Till, v. i. To cultivate land.
Till n. A vetch; a tare. [Prov. Eng.]
Till, n. A drawer. Specifically: (a) A tray or drawer in a chest. (b) A money drawer in a shop or store.
Till alarm, a device for sounding an alarm when a money drawer is opened or tampered with.
1. Geol. A deposit of clay, sand, and gravel, without lamination, formed in a glacier valley by means of the waters derived from the melting glaciers; -- sometimes applied to alluvium of an upper river terrace, when not laminated, and appearing as if formed in the same manner.
2. A kind of coarse, obdurate land.
Till, prep. To; unto; up to; as far as; until; -- now used only in respect to time, but formerly, also, of place, degree, etc., and still so used in Scotland and in parts of England and Ireland; as, I worked till four o'clock; I will wait till next week.
He . . . came till an house. --Chaucer.
Women, up till this
Cramped under worse than South-sea-isle taboo. --Tennyson.
Similar sentiments will recur to every one familiar with his writings -- all through them till the very end. --Prof. Wilson.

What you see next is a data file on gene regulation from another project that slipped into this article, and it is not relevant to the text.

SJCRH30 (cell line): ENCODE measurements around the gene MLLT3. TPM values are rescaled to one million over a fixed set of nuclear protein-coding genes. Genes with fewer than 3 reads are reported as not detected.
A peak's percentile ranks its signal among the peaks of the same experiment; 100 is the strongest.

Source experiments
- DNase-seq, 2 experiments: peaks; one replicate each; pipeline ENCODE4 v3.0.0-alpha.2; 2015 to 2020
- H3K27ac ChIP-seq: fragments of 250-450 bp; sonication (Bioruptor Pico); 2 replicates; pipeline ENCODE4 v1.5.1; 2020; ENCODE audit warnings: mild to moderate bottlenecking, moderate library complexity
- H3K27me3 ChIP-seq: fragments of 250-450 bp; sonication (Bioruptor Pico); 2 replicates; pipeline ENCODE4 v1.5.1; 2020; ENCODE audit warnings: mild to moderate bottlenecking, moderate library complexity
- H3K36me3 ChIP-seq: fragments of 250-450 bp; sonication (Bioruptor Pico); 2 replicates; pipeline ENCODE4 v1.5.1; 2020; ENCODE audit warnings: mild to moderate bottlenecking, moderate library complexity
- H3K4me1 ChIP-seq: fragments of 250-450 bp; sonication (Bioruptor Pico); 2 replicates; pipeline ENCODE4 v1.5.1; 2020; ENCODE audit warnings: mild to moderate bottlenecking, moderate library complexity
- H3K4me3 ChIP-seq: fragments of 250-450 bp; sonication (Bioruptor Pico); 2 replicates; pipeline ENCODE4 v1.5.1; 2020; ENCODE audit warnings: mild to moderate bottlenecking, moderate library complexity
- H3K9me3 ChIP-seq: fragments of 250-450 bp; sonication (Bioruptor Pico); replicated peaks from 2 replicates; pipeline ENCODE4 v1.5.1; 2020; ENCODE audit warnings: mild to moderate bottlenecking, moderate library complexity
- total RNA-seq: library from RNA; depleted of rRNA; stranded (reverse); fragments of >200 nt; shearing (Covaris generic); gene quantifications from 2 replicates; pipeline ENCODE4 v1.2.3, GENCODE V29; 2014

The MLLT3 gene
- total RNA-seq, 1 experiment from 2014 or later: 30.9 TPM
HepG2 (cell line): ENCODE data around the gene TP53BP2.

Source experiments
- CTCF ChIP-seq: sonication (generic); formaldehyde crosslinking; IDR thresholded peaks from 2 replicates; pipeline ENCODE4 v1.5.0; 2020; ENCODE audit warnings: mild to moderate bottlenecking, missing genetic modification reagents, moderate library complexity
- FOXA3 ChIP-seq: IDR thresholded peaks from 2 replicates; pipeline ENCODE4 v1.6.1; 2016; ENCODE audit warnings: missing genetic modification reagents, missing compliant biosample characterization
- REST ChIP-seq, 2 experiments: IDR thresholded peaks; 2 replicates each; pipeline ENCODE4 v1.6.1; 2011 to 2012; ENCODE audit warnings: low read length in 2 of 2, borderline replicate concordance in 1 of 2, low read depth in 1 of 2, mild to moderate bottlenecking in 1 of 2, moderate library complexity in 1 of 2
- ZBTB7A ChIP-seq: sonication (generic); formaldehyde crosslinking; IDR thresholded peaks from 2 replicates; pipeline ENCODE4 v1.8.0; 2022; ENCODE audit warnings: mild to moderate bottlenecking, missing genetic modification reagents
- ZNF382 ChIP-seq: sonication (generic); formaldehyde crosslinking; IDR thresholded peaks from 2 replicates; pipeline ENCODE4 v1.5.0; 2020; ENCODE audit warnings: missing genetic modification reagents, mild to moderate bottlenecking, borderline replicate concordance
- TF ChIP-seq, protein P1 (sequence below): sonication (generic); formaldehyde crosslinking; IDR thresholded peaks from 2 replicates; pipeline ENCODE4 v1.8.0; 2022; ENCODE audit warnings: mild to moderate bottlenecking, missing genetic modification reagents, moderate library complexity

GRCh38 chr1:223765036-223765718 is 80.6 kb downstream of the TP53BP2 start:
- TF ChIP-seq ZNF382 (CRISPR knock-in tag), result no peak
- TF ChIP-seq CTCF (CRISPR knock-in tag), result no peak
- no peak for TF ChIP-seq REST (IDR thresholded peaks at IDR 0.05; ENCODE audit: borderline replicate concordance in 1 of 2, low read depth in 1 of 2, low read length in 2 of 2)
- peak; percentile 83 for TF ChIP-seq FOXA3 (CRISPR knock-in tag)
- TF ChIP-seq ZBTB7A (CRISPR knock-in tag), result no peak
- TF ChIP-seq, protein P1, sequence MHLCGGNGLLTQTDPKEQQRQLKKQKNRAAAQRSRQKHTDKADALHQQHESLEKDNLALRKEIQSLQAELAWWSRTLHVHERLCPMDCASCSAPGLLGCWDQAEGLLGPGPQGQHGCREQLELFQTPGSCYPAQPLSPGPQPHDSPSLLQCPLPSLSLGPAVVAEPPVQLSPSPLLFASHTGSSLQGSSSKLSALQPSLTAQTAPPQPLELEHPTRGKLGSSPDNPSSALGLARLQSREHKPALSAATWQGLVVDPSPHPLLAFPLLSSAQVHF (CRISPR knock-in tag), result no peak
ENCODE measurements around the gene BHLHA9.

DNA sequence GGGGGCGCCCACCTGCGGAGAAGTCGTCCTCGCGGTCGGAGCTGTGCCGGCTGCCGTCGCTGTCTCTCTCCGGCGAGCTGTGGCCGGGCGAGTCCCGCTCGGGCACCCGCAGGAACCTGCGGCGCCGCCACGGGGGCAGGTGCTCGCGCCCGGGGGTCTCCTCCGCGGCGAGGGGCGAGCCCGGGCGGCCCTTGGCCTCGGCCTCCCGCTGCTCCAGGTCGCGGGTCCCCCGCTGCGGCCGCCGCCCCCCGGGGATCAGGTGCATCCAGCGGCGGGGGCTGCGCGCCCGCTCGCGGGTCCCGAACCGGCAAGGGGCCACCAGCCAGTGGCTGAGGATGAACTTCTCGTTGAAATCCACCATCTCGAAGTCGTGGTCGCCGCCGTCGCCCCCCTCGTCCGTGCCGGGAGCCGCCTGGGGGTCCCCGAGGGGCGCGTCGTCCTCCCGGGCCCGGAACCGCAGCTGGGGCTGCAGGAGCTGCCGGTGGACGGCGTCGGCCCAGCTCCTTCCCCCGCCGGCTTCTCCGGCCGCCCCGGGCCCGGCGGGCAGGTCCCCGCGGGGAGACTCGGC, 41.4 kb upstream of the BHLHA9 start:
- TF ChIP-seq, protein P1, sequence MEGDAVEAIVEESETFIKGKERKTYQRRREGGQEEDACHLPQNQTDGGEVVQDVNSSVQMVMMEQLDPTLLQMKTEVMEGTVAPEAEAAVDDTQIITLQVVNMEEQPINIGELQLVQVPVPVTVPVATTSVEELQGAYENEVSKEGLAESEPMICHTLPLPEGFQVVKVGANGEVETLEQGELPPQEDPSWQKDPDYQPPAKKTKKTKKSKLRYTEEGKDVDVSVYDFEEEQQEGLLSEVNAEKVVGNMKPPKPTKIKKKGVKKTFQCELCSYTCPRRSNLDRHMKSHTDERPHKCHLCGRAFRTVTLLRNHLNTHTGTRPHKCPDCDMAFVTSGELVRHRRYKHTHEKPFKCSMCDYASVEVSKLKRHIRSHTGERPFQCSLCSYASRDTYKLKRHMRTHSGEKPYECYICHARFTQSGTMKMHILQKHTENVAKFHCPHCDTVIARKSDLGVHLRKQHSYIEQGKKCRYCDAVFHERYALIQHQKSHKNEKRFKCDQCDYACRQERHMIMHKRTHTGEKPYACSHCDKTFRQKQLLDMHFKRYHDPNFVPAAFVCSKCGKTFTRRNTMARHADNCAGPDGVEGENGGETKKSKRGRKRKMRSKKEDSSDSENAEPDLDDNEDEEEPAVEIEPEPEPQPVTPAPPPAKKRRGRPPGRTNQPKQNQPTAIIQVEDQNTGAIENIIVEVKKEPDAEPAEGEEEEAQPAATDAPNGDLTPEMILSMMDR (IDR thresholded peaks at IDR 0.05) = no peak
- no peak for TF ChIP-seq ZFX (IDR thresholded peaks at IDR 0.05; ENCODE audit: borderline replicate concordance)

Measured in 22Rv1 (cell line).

Till now, to the present time.
Till then, to that time.
Till conj. As far as; up to the place or degree that; especially, up to the time that; that is, to the time specified in the sentence or clause following; until.
And said unto them, Occupy till I come. --Luke xix. 13.
Mediate so long till you make some act of prayer to God. --Jer. Taylor.
There was no outbreak till the regiment arrived. --Macaulay.
Note: ☞ This use may be explained by supposing an ellipsis of when, or the time when, the proper conjunction or conjunctive adverb begin when.
Till, v. t. [imp. & p. p. Tilled p. pr. & vb. n. Tilling.]
1. To plow and prepare for seed, and to sow, dress, raise crops from, etc., to cultivate; as, to till the earth, a field, a farm.
No field nolde [would not] tilye. --P. Plowman.
the Lord God sent him forth from the garden of Eden, to till the ground from whence he was taken. --Gen. iii. 23.
2. To prepare; to get. [Obs.]
n 1: unstratified soil deposited by a glacier; consists of sand
and clay and gravel and boulders mixed together [syn: boulder
2: a treasury for government funds [syn: public treasury, trough]
3: a strongbox for holding cash [syn: cashbox, money box]
v : work land as by ploughing, harrowing, and manuring, in order
to make it ready for cultivation; "till the soil"